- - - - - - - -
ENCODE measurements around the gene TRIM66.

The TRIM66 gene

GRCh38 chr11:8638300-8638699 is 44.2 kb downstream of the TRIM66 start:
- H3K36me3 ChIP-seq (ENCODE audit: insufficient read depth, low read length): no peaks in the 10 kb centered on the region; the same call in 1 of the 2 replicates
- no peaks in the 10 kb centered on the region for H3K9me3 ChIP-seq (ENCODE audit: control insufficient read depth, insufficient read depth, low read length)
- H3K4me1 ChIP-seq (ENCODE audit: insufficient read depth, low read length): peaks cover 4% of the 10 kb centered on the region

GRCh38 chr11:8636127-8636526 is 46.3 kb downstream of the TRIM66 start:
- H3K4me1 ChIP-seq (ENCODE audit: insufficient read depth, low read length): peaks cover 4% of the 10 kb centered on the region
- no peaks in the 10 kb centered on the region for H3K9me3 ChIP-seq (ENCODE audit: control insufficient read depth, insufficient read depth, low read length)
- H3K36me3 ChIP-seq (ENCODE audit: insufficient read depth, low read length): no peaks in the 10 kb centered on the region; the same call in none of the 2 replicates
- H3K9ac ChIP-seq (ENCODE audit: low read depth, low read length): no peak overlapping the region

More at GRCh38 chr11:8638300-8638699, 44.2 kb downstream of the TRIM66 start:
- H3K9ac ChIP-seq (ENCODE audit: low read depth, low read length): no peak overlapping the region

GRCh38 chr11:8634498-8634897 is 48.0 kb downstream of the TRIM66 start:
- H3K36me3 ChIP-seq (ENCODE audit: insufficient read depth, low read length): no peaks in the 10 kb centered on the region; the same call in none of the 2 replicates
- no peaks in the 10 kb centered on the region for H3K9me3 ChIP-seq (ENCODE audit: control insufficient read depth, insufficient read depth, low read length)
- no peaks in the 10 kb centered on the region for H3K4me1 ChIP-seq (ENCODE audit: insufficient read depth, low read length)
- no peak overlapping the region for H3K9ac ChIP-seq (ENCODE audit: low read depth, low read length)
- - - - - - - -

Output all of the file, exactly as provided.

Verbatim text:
ENCODE measurements around the gene TRIM66.

The TRIM66 gene

GRCh38 chr11:8638300-8638699 is 44.2 kb downstream of the TRIM66 start:
- H3K36me3 ChIP-seq (ENCODE audit: insufficient read depth, low read length): no peaks in the 10 kb centered on the region; the same call in 1 of the 2 replicates
- no peaks in the 10 kb centered on the region for H3K9me3 ChIP-seq (ENCODE audit: control insufficient read depth, insufficient read depth, low read length)
- H3K4me1 ChIP-seq (ENCODE audit: insufficient read depth, low read length): peaks cover 4% of the 10 kb centered on the region

GRCh38 chr11:8636127-8636526 is 46.3 kb downstream of the TRIM66 start:
- H3K4me1 ChIP-seq (ENCODE audit: insufficient read depth, low read length): peaks cover 4% of the 10 kb centered on the region
- no peaks in the 10 kb centered on the region for H3K9me3 ChIP-seq (ENCODE audit: control insufficient read depth, insufficient read depth, low read length)
- H3K36me3 ChIP-seq (ENCODE audit: insufficient read depth, low read length): no peaks in the 10 kb centered on the region; the same call in none of the 2 replicates
- H3K9ac ChIP-seq (ENCODE audit: low read depth, low read length): no peak overlapping the region

More at GRCh38 chr11:8638300-8638699, 44.2 kb downstream of the TRIM66 start:
- H3K9ac ChIP-seq (ENCODE audit: low read depth, low read length): no peak overlapping the region

GRCh38 chr11:8634498-8634897 is 48.0 kb downstream of the TRIM66 start:
- H3K36me3 ChIP-seq (ENCODE audit: insufficient read depth, low read length): no peaks in the 10 kb centered on the region; the same call in none of the 2 replicates
- no peaks in the 10 kb centered on the region for H3K9me3 ChIP-seq (ENCODE audit: control insufficient read depth, insufficient read depth, low read length)
- no peaks in the 10 kb centered on the region for H3K4me1 ChIP-seq (ENCODE audit: insufficient read depth, low read length)
- no peak overlapping the region for H3K9ac ChIP-seq (ENCODE audit: low read depth, low read length)